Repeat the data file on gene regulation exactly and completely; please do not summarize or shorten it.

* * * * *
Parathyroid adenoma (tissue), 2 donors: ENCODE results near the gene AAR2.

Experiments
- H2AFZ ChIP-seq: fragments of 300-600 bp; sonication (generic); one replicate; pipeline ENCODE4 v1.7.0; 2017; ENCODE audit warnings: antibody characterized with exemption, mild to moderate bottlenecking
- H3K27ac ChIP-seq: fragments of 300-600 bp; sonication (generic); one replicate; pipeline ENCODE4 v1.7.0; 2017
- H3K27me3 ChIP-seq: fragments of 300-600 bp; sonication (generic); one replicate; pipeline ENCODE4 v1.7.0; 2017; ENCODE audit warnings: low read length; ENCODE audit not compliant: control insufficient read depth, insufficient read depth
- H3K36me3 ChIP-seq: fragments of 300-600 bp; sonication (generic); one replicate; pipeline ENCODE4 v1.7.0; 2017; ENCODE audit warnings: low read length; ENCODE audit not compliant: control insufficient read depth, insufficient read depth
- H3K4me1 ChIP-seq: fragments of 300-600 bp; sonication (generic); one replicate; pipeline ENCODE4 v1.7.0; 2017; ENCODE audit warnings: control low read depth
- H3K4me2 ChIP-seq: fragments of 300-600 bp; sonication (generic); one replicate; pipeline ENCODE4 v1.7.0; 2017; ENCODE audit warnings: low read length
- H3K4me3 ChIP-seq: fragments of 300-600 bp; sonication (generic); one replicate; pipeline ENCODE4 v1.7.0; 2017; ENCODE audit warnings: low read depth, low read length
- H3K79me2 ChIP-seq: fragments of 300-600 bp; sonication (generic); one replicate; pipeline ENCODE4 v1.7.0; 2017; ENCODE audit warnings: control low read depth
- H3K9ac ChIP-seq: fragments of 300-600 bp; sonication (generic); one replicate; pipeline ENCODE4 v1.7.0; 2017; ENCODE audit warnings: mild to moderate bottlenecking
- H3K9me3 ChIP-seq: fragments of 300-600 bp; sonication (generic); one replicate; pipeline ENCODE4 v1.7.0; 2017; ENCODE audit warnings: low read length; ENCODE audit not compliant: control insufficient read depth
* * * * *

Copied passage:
Parathyroid adenoma (tissue), 2 donors: ENCODE results near the gene AAR2.

Experiments
- H2AFZ ChIP-seq: fragments of 300-600 bp; sonication (generic); one replicate; pipeline ENCODE4 v1.7.0; 2017; ENCODE audit warnings: antibody characterized with exemption, mild to moderate bottlenecking
- H3K27ac ChIP-seq: fragments of 300-600 bp; sonication (generic); one replicate; pipeline ENCODE4 v1.7.0; 2017
- H3K27me3 ChIP-seq: fragments of 300-600 bp; sonication (generic); one replicate; pipeline ENCODE4 v1.7.0; 2017; ENCODE audit warnings: low read length; ENCODE audit not compliant: control insufficient read depth, insufficient read depth
- H3K36me3 ChIP-seq: fragments of 300-600 bp; sonication (generic); one replicate; pipeline ENCODE4 v1.7.0; 2017; ENCODE audit warnings: low read length; ENCODE audit not compliant: control insufficient read depth, insufficient read depth
- H3K4me1 ChIP-seq: fragments of 300-600 bp; sonication (generic); one replicate; pipeline ENCODE4 v1.7.0; 2017; ENCODE audit warnings: control low read depth
- H3K4me2 ChIP-seq: fragments of 300-600 bp; sonication (generic); one replicate; pipeline ENCODE4 v1.7.0; 2017; ENCODE audit warnings: low read length
- H3K4me3 ChIP-seq: fragments of 300-600 bp; sonication (generic); one replicate; pipeline ENCODE4 v1.7.0; 2017; ENCODE audit warnings: low read depth, low read length
- H3K79me2 ChIP-seq: fragments of 300-600 bp; sonication (generic); one replicate; pipeline ENCODE4 v1.7.0; 2017; ENCODE audit warnings: control low read depth
- H3K9ac ChIP-seq: fragments of 300-600 bp; sonication (generic); one replicate; pipeline ENCODE4 v1.7.0; 2017; ENCODE audit warnings: mild to moderate bottlenecking
- H3K9me3 ChIP-seq: fragments of 300-600 bp; sonication (generic); one replicate; pipeline ENCODE4 v1.7.0; 2017; ENCODE audit warnings: low read length; ENCODE audit not compliant: control insufficient read depth